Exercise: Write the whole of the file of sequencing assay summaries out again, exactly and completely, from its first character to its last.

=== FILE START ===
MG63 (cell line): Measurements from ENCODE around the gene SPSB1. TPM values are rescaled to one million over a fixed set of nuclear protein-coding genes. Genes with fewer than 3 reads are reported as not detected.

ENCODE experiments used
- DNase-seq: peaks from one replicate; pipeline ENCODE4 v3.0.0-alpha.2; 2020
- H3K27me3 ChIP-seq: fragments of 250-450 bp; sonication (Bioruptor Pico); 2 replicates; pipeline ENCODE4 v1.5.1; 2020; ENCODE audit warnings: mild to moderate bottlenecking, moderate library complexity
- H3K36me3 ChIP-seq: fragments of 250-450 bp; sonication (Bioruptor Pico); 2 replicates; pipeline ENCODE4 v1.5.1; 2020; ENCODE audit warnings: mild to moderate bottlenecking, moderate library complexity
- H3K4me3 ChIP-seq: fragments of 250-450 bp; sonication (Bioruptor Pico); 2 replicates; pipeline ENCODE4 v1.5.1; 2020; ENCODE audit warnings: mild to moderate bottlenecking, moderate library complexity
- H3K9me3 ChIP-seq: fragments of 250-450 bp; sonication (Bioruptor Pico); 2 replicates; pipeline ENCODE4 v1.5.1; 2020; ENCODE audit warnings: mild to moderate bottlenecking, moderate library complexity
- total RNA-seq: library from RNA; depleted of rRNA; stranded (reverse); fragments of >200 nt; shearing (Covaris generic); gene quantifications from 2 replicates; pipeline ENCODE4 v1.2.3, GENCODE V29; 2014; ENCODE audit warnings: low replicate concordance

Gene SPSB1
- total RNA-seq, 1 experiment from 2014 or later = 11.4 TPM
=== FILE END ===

MG63 (cell line): Measurements from ENCODE around the gene SPSB1. TPM values are rescaled to one million over a fixed set of nuclear protein-coding genes. Genes with fewer than 3 reads are reported as not detected.

ENCODE experiments used
- DNase-seq: peaks from one replicate; pipeline ENCODE4 v3.0.0-alpha.2; 2020
- H3K27me3 ChIP-seq: fragments of 250-450 bp; sonication (Bioruptor Pico); 2 replicates; pipeline ENCODE4 v1.5.1; 2020; ENCODE audit warnings: mild to moderate bottlenecking, moderate library complexity
- H3K36me3 ChIP-seq: fragments of 250-450 bp; sonication (Bioruptor Pico); 2 replicates; pipeline ENCODE4 v1.5.1; 2020; ENCODE audit warnings: mild to moderate bottlenecking, moderate library complexity
- H3K4me3 ChIP-seq: fragments of 250-450 bp; sonication (Bioruptor Pico); 2 replicates; pipeline ENCODE4 v1.5.1; 2020; ENCODE audit warnings: mild to moderate bottlenecking, moderate library complexity
- H3K9me3 ChIP-seq: fragments of 250-450 bp; sonication (Bioruptor Pico); 2 replicates; pipeline ENCODE4 v1.5.1; 2020; ENCODE audit warnings: mild to moderate bottlenecking, moderate library complexity
- total RNA-seq: library from RNA; depleted of rRNA; stranded (reverse); fragments of >200 nt; shearing (Covaris generic); gene quantifications from 2 replicates; pipeline ENCODE4 v1.2.3, GENCODE V29; 2014; ENCODE audit warnings: low replicate concordance

Gene SPSB1
- total RNA-seq, 1 experiment from 2014 or later = 11.4 TPM